Brave New World Analysis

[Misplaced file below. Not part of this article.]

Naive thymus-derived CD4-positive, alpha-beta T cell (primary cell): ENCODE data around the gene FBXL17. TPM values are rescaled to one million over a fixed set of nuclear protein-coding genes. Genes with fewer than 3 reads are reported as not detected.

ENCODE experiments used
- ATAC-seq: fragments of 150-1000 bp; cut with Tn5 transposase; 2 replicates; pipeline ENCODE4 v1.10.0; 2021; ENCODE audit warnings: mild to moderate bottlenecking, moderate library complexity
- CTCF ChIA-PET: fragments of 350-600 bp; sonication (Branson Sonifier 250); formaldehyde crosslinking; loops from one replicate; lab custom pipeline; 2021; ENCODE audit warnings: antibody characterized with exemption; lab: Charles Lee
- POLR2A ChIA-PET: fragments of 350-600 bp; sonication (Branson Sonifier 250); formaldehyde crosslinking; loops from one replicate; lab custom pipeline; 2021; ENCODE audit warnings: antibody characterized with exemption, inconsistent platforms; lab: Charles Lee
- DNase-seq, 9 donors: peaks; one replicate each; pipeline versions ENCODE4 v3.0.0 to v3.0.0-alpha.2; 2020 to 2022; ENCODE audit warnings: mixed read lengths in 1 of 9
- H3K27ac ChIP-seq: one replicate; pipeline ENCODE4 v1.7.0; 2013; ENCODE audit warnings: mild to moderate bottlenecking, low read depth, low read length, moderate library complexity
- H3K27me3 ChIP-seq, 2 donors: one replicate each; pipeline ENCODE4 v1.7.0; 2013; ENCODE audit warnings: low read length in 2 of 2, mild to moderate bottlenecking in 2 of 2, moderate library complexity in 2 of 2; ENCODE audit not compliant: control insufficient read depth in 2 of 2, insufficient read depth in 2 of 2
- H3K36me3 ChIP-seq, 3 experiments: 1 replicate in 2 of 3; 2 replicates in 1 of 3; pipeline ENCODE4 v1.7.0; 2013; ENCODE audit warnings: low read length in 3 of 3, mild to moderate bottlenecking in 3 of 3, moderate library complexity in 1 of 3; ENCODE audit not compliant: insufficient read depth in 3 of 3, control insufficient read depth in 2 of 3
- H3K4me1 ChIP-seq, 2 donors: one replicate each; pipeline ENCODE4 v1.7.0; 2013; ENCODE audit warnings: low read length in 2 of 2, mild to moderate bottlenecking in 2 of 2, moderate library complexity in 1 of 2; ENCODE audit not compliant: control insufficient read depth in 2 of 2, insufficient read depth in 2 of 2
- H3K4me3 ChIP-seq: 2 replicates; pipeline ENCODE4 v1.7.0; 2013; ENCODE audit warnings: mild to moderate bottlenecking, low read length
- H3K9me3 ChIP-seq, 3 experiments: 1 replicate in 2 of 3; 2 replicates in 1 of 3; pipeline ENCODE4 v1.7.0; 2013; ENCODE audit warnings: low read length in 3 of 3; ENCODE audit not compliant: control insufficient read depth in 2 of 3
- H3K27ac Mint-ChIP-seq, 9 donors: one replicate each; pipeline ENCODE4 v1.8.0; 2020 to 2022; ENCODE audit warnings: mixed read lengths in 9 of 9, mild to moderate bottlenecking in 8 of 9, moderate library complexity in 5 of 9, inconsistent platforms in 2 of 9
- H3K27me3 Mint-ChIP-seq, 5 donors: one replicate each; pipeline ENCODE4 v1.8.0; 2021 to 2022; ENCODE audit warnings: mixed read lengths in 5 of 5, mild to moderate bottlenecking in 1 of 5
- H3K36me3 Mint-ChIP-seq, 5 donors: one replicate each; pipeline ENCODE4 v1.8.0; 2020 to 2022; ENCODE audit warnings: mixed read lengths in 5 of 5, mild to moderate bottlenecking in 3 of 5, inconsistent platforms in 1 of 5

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The future brings endless possibilities in terms of technological advancements and how the human population lives. Aldous Huxley’s novel Brave New World, gives a prime example of what may happen not too far off into the future. Technology may be a good thing in some ways, but in others it can be disastrous. In order to be a valuable resource, there needs to be limitations. Using technology in an overwhelming and overbearing way is a bad thing. Relying on technology to do everything is a damaging thing to society. Although there may be some reliable methods of using technology, too much of it will cause society to hypothetically crash and burn. Science, alongside of technology seems to trump human nature. Inventing things such as the Violent Passion Surrogate and Pregnancy Substitute proves that science can overrule what is supposed to be natural in humans. Huxley’s novel demonstrates the power and destruction that will soon be every day life. Because there will be nothing to stop it, as it will seem like a positive growth in the science field, mass destruction, miscommunication and misunderstanding will begin to overtake the world. In his critical evaluation of Brave New World, Keith Neilson describes the way he feels about this novel. Neilson refers that “the novel remains a powerful, perceptive, and bitterly funny vision of modern society.” Neilson is completely correct in this manner. It is a very powerful novel in the way that these things are quickly approaching the earth. Although modern society is not quite as it is in the novel, there are parts in which todays world can relate. The rapid growth and development of assorted scientific and technological things is beginning to overtake natural human traits. Because the society in this novel is so controlled and “fake” it gives a new perception on life. Many people may take for granted the
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